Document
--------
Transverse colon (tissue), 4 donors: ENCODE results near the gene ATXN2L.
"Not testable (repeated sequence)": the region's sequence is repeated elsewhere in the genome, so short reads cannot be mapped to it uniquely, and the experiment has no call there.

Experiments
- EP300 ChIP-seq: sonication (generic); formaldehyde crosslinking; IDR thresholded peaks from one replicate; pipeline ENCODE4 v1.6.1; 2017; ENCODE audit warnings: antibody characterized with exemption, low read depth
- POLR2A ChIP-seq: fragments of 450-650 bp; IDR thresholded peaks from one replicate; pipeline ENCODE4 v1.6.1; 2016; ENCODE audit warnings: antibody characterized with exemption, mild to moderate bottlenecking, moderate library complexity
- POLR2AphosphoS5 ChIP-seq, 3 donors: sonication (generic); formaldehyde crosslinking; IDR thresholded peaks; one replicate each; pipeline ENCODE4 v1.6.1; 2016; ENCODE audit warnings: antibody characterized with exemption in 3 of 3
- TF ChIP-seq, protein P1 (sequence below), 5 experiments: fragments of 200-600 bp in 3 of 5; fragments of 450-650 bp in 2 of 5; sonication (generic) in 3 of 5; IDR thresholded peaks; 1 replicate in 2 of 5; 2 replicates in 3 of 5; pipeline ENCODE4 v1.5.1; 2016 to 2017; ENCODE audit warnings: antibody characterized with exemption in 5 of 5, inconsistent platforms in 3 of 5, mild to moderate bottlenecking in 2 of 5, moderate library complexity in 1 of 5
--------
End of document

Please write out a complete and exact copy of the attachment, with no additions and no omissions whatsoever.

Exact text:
Transverse colon (tissue), 4 donors: ENCODE results near the gene ATXN2L.
"Not testable (repeated sequence)": the region's sequence is repeated elsewhere in the genome, so short reads cannot be mapped to it uniquely, and the experiment has no call there.

Experiments
- EP300 ChIP-seq: sonication (generic); formaldehyde crosslinking; IDR thresholded peaks from one replicate; pipeline ENCODE4 v1.6.1; 2017; ENCODE audit warnings: antibody characterized with exemption, low read depth
- POLR2A ChIP-seq: fragments of 450-650 bp; IDR thresholded peaks from one replicate; pipeline ENCODE4 v1.6.1; 2016; ENCODE audit warnings: antibody characterized with exemption, mild to moderate bottlenecking, moderate library complexity
- POLR2AphosphoS5 ChIP-seq, 3 donors: sonication (generic); formaldehyde crosslinking; IDR thresholded peaks; one replicate each; pipeline ENCODE4 v1.6.1; 2016; ENCODE audit warnings: antibody characterized with exemption in 3 of 3
- TF ChIP-seq, protein P1 (sequence below), 5 experiments: fragments of 200-600 bp in 3 of 5; fragments of 450-650 bp in 2 of 5; sonication (generic) in 3 of 5; IDR thresholded peaks; 1 replicate in 2 of 5; 2 replicates in 3 of 5; pipeline ENCODE4 v1.5.1; 2016 to 2017; ENCODE audit warnings: antibody characterized with exemption in 5 of 5, inconsistent platforms in 3 of 5, mild to moderate bottlenecking in 2 of 5, moderate library complexity in 1 of 5